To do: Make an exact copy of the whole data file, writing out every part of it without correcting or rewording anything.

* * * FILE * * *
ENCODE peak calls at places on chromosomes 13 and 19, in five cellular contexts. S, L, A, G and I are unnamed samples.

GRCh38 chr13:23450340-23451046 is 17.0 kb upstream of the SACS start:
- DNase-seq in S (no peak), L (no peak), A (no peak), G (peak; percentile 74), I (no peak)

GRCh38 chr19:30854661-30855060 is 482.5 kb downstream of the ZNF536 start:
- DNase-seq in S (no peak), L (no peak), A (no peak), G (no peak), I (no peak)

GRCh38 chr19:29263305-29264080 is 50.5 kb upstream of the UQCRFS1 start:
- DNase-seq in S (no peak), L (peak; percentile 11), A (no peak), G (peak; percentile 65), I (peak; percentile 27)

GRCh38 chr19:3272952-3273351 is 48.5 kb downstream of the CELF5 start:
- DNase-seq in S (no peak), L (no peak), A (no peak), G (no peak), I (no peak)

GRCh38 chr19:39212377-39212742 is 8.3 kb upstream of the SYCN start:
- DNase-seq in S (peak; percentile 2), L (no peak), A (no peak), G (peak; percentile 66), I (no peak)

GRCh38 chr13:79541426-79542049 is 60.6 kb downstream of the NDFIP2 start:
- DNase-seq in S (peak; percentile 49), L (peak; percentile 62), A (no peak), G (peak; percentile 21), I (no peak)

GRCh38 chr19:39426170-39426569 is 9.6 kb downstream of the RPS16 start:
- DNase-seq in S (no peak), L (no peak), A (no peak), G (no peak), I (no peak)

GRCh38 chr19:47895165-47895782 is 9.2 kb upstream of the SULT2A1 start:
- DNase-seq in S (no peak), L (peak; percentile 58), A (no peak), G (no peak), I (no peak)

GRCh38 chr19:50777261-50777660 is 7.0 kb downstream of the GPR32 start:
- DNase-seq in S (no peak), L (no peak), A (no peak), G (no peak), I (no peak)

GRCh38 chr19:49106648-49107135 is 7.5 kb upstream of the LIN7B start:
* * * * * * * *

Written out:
ENCODE peak calls at places on chromosomes 13 and 19, in five cellular contexts. S, L, A, G and I are unnamed samples.

GRCh38 chr13:23450340-23451046 is 17.0 kb upstream of the SACS start:
- DNase-seq in S (no peak), L (no peak), A (no peak), G (peak; percentile 74), I (no peak)

GRCh38 chr19:30854661-30855060 is 482.5 kb downstream of the ZNF536 start:
- DNase-seq in S (no peak), L (no peak), A (no peak), G (no peak), I (no peak)

GRCh38 chr19:29263305-29264080 is 50.5 kb upstream of the UQCRFS1 start:
- DNase-seq in S (no peak), L (peak; percentile 11), A (no peak), G (peak; percentile 65), I (peak; percentile 27)

GRCh38 chr19:3272952-3273351 is 48.5 kb downstream of the CELF5 start:
- DNase-seq in S (no peak), L (no peak), A (no peak), G (no peak), I (no peak)

GRCh38 chr19:39212377-39212742 is 8.3 kb upstream of the SYCN start:
- DNase-seq in S (peak; percentile 2), L (no peak), A (no peak), G (peak; percentile 66), I (no peak)

GRCh38 chr13:79541426-79542049 is 60.6 kb downstream of the NDFIP2 start:
- DNase-seq in S (peak; percentile 49), L (peak; percentile 62), A (no peak), G (peak; percentile 21), I (no peak)

GRCh38 chr19:39426170-39426569 is 9.6 kb downstream of the RPS16 start:
- DNase-seq in S (no peak), L (no peak), A (no peak), G (no peak), I (no peak)

GRCh38 chr19:47895165-47895782 is 9.2 kb upstream of the SULT2A1 start:
- DNase-seq in S (no peak), L (peak; percentile 58), A (no peak), G (no peak), I (no peak)

GRCh38 chr19:50777261-50777660 is 7.0 kb downstream of the GPR32 start:
- DNase-seq in S (no peak), L (no peak), A (no peak), G (no peak), I (no peak)

GRCh38 chr19:49106648-49107135 is 7.5 kb upstream of the LIN7B start: